#SVWChallenge - Make a Donation: Wrestling Melanoma
Posted on 23 Feb 2017
As part of the #SVWChallenge we asked you all to make a donation on Thursday. We've seen them all over #SVW2017, clothes, time, money, old shoes, charity shop visits; you name it you donated it. When it came to an area to highlight for us there were many inspiring stories but this one caught our eye. It's slightly outside the traditional remit of Student Volunteering week but definitely worth sharing
Today we bring you the story of Mark Sims. Mark, a doctor and former medical student at the University of Leicester was diagnosed with a metastatic melanoma in February 2015 at the age of 26. Mark was given between 4 and 18 months to live. Mark had first been diagnosed with skin cancer at the age of 15. Mark maintained a blog and JustGiving page that talked of his own journey through his treatment. We'll let Mark's own words say it better than we can:
'My diagnosis is a shock and my story may show you this can happen to just about anyone. The week started well waking up on Monday morning, a bit stiff from a 10 mile run, that I did the day before, I was training for a half marathon. On Tuesday whilst celebrating pancake day with copious amounts of pancakes I noticed I had 3/10 abdominal pain on my right side. By the morning, despite co-codamol, I was barely able to move due to the pain. Being a doctor I refused to misuse an ambulance or A&E so stumbled to my GP who took one look at me; a quick touch of my abdomen and referred me to Kingston hospital for further investigation for suspected acute cholecystitis.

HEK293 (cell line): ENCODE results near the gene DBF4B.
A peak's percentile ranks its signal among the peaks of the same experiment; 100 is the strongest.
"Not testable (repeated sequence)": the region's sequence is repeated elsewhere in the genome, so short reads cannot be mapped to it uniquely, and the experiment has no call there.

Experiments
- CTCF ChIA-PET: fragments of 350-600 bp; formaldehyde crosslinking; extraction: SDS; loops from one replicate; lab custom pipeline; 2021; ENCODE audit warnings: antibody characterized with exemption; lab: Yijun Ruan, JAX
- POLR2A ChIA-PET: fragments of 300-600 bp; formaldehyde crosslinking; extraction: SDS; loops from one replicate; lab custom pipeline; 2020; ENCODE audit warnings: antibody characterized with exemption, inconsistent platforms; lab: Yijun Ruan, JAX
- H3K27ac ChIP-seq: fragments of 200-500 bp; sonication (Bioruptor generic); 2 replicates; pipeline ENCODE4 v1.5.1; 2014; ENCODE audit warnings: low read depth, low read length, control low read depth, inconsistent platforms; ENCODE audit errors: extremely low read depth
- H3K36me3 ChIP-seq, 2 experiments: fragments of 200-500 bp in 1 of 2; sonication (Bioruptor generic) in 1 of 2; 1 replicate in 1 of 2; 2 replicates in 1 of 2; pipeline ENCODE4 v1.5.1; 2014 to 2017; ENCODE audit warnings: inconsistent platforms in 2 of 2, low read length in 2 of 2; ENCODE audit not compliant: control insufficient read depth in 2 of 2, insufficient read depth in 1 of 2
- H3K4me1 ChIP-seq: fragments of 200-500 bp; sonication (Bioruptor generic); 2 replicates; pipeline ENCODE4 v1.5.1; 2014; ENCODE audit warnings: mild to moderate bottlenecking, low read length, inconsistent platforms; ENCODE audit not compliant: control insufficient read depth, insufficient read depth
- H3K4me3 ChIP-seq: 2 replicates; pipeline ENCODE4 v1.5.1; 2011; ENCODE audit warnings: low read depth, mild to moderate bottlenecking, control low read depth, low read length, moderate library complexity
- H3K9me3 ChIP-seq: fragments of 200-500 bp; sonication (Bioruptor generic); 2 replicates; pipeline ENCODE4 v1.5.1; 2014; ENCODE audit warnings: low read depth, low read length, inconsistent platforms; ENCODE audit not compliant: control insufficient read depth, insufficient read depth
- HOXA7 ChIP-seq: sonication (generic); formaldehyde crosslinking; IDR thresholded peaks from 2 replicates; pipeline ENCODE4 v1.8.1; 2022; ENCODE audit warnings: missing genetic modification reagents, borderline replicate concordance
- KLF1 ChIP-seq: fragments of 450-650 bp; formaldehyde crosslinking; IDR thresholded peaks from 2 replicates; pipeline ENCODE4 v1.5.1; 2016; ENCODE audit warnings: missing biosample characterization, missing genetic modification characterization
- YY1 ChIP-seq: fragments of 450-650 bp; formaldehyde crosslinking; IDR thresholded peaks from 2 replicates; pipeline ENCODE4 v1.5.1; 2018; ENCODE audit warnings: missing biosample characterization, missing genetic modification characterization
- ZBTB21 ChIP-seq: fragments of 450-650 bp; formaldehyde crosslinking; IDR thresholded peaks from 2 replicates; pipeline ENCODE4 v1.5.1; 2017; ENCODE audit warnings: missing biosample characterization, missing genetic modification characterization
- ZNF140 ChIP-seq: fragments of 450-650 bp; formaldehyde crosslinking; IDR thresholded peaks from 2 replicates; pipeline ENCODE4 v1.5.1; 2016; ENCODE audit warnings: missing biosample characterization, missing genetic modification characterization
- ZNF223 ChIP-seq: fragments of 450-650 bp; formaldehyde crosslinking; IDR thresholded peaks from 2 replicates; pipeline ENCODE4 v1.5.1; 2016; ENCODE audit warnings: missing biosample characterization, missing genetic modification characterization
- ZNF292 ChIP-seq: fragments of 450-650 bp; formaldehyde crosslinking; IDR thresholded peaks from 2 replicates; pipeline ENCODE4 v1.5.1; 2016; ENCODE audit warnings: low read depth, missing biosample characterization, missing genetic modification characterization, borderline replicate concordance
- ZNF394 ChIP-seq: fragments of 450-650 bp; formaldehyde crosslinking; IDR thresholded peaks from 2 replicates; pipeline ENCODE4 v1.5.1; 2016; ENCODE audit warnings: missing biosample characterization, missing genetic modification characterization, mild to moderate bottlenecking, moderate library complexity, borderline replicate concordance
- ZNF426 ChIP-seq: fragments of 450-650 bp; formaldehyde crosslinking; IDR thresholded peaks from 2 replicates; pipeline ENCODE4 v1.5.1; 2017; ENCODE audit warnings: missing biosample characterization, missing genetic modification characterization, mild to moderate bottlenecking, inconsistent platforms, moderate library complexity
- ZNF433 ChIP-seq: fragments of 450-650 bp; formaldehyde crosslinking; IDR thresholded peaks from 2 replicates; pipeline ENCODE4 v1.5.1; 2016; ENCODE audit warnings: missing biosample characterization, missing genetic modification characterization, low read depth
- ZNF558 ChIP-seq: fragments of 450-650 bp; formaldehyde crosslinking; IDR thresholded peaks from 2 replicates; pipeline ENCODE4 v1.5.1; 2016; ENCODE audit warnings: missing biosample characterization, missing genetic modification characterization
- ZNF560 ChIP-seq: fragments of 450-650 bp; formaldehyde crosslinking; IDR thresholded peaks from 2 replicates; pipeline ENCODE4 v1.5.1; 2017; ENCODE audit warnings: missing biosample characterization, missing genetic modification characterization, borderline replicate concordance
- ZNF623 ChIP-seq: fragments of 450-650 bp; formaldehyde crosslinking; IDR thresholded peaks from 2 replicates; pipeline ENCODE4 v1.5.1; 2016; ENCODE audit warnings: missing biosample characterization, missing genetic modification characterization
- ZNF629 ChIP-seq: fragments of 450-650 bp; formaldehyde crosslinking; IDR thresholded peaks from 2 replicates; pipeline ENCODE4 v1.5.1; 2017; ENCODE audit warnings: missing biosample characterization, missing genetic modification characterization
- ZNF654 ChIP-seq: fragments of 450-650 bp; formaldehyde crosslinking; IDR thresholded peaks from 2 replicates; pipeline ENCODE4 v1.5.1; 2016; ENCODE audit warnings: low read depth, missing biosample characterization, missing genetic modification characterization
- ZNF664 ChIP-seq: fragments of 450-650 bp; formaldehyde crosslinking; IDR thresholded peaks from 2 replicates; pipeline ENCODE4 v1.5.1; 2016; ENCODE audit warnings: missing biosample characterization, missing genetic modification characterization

An ultrasound was arranged for me, which showed some abnormalities in my gallbladder and liver; a CT was instantly arranged for me. In the evening the doctor who clerked me in arrived with a clinical nurse specialist in melanoma. One look at her badge made my heart drop. I knew it was likely the cancer I had when I was 15 had come back! The cause of the pain is a moderate size tumour in my liver stretching the capsule. Further to this there are tumours in my lung and spleen.'
Since then Mark went through many phases of treatment, detailing his highs and lows along the way. He shared his story and showed the truth of his illness. In 2015 Mark received the Twitter Doctor of the Year by the British Medical Association.
In addition to this Mark set about fundraising for Cancer research UK. He set an initial target of £1000, which was quickly surpassed. To this date Mark has raised £120,415!
Unfortunately Mark lost his battle on Thursday 19 January 2017. Mark's story touched many people with donations from all over the globe. If you donate anything today then look at donating to Mark's legacy by giving to Cancer Research UK.